Adhering to the rules to avoid participating in money laundering activities
What is Anti Money Laundering (AML)?
Anti Money Laundering (AML), also known as anti-money laundering, is the execution of transactions to eventually convert illegally obtained money into legal money. Although you as a company stick to the rules, this does not mean that your partners and business associates adhere to the same AML compliance laws as you. Particularly in international business, you run the risk that the companies or individuals with whom you do business are not in compliance with the regulations set by the government. Conducting a due diligence investigation on your partners, suppliers but also customers is therefore essential.
Stages of anti-money laundering
The money laundering process includes 3 stages: Placement, Layering, and Integration.
- Placement puts the "dirty cash" into the legitimate financial system and at the same time, hiding its source.
- Layering or “structuring” hides the source of the money through a series of transactions and accounting tricks. This activity involves breaking the funds into small transactions and makes it difficult to detect the laundering activity.
- In the final step, integration, the now-laundered money is withdrawn from the legitimate account and real records to be used for whatever reasons the criminals have as a top priority for it.
Anti Money laundering laws or AML legislation is becoming increasingly strict for financial service providers. They must be prevented from financial crimes and / or terrorism.
AML activities, then, aim to fight this ongoing issue by establishing processes, policies, regulations and laws that require businesses to actively monitor the entities with whom they do business. They target such practices as market manipulation, illegal goods trading, tax evasion, bribery and other forms of financial corruption.
Importance of research to prevent money laundering
The Money Laundering and Terrorist Financing ( Prevention) Act (WWFT) was created to prevent money laundering that finances terrorism. Pursuant to this Act, financial institutions must report suspicious activity or unusual transactions, but not report this - whether intentionally or not - and may be sanctioned. The United States Department of the Treasury is fully dedicated to combatting all aspects of money laundering at home and abroad, through the mission of the Office of Terrorism and Financial Intelligence (TFI).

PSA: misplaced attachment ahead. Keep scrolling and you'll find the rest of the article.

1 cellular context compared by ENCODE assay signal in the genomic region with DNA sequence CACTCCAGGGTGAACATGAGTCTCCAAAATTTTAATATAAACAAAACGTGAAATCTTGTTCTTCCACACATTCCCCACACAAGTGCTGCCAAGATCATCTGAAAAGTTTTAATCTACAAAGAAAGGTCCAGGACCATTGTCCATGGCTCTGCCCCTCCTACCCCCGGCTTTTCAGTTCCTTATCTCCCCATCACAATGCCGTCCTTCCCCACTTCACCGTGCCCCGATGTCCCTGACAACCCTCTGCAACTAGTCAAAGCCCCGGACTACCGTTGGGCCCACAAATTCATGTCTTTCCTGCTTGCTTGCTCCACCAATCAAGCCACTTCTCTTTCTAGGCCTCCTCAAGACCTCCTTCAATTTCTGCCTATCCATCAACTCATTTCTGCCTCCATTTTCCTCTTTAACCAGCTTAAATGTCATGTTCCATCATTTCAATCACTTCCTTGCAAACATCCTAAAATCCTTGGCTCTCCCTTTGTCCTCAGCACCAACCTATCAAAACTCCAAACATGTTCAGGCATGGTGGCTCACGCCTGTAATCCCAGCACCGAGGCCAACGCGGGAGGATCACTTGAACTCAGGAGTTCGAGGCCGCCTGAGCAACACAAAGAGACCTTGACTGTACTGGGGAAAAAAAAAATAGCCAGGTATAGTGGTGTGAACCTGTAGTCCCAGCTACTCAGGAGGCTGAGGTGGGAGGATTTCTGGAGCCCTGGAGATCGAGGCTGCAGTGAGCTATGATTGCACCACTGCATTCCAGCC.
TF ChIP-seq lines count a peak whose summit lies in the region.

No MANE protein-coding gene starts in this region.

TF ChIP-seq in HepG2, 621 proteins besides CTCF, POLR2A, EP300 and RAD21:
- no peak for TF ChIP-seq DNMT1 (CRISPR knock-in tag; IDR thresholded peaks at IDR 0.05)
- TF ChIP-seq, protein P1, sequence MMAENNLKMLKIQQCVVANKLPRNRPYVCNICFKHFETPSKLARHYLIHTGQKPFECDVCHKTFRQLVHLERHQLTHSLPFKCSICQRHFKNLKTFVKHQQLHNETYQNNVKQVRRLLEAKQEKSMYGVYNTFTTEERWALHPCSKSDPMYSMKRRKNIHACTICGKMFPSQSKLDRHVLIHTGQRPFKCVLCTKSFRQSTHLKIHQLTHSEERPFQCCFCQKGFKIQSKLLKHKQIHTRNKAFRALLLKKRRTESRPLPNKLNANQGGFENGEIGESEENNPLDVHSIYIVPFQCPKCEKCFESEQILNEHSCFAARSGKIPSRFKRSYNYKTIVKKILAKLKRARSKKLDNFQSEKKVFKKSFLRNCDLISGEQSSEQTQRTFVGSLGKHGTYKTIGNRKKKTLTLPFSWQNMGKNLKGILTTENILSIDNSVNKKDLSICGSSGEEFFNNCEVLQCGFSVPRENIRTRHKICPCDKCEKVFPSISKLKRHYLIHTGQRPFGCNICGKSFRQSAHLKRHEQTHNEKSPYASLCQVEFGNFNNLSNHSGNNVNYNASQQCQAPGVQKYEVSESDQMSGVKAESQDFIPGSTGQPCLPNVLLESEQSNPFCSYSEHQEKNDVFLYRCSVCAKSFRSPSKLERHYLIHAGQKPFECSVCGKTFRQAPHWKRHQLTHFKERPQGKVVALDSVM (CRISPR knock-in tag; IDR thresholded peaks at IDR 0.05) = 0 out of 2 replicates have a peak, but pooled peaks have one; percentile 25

In addition, you are obliged to do a UBO check regularly : who is the Ultimate Beneficial Owner of a company?
It is therefore very important that you regularly research partners, suppliers and customers ensuring adherence to AML regulations. Nexis Diligence is the tool that gives you the opportunity to screen individuals and organizations. Enter the name of the organization or person and search the database for financial statements, past crimes, adherence to compliance laws and regulations and more. This ultimately gives you a professional and safe audit trail.
Nexis Diligence offers:
Company information and Profiles
Access to more than 400 databases and more than 200 million international, listed and private companies.
Sanction, PEP and Watchlists
To ensure that your organization does not work with a 'blacklisted' company, screen the company against all international sanctions, watchlists (1400 from more than 80 countries) such as OFAC, HM Treasury, FBI, UBO- data and more 800,000 PEPs (Politically Exposed Persons);
Negative news check
Check companies by searching over 60,000 national and international news sources, including newspapers, blogs and online news.
Search our powerful legal database for international cases and judgments;
Dig deeper into a person's background. Search resources such as Gale Biographies, SGA Executive Tracker, Professional Contacts, The Complete Marquis Who's Who Biographies, and The Official Board Biographies.
The 5th EU AML Directive
To combat money laundering as well as counter-terrorism financing (CTF), the European Parliament recently adopted the 5th Anti-Money Laundering Directive. Rather than a new law, this directive is an amendment to the EU’s 4th Anti-Money Laundering Directive, which aims to bring greater transparency to the financial system and prevent its use for the funding of criminal activities. Countries like Afghanistan has the highest money laundering risk score 8.16 followed by Haiti (8.15), Myanmar (7.86), Laos (7.82), Mozambique (7.82), Cayman Islands (7.64), Sierra Leone (7.51), Senegal (7.30), Kenya (7.18), Yemen (7.12).